Food waste AD research underway in North Texas, thanks to EPA funding

A University of Texas at Arlington (UT Arlington) environmental engineering professor is helping the North Central Texas Council of Governments (NCTCOG) determine how much more energy can be generated by diverting food waste from landfills to anaerobic digesters.

The US Environmental Protection Agency (US EPA) recently awarded NCTCOG $300,000 (€252,000) to help reduce food waste.

Melanie Sattler, professor in the Civil Engineering Department, is leading the UT Arlington effort. “22% of our waste stream is food waste,” said Sattler. “It breaks down in landfills and produces methane, which can be used for alternative energy.

“But often, the active part of the landfill doesn’t have a cover for two years. A lot of the gas escapes. The alternative to capture more of the gas from food waste is to use an anaerobic digester.”

According to UT Arlington, there are eight wastewater treatment plants with digesters around the North Texas region. Sattler said sending the food waste to these existing or new digesters would produce a better yield of biogas production.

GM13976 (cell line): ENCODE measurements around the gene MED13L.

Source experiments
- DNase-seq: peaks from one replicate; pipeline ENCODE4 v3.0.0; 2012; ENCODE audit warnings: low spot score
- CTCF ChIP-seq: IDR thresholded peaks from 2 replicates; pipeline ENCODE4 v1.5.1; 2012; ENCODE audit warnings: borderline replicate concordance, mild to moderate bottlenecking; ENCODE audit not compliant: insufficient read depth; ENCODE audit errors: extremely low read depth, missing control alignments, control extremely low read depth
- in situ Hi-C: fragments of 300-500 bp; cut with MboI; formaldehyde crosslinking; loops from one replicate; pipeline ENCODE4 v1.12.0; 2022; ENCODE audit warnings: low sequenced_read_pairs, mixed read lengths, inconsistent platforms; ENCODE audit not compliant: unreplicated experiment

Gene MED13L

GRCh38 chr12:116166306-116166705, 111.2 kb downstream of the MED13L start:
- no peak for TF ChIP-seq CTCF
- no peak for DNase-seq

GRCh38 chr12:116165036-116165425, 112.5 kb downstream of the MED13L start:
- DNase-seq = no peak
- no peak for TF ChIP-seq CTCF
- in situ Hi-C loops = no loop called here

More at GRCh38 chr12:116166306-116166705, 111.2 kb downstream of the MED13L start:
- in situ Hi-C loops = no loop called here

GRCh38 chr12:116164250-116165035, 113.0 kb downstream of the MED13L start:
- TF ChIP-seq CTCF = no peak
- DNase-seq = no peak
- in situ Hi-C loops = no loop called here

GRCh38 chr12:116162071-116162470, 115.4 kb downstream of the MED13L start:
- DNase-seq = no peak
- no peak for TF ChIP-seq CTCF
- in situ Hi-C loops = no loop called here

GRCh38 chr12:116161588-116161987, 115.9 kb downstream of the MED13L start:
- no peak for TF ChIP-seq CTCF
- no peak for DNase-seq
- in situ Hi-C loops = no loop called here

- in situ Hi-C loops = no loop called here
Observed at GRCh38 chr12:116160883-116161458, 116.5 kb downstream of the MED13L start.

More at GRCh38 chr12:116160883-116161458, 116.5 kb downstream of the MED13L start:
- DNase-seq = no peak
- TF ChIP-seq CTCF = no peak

Mike Eastland, NCTCOG executive director, said: “Reducing food waste and maintaining adequate landfill capacity for a growing region are regional goals in the North Central Texas region.

“With this award, our agency will be partnering with UT Arlington and our member governments to assess the amount of food waste in the region that could be used as feedstock to support the development of future anaerobic digestion infrastructure and renewable energy projects in the region.

“The resultant North Central Texas Food Waste to Fuel Feasibility Study will be a step forward in assessing regional opportunities to divert food waste, and other organics, from landfills to preserve landfill capacity while increasing regional renewable energy production and reducing vehicle emissions.”

According to the Texas Commission on Environmental Quality, North Central Texas has 36 cumulative years of reserve landfill capacity – with the region gaining around one million near residents every 10 years. Reducing, recovering, and diverting as many items as possible from the waste stream will be ‘critical’ to expanding landfill capacity, according to UT Arlington.

“Methane is a greenhouse gas and is more potent than carbon dioxide,” added Sattler. “Capturing more of that gas is important to the environment.

“Post-consumer food waste from restaurants, which cannot be fed to hungry people, could be used to generate renewable energy in digesters.”

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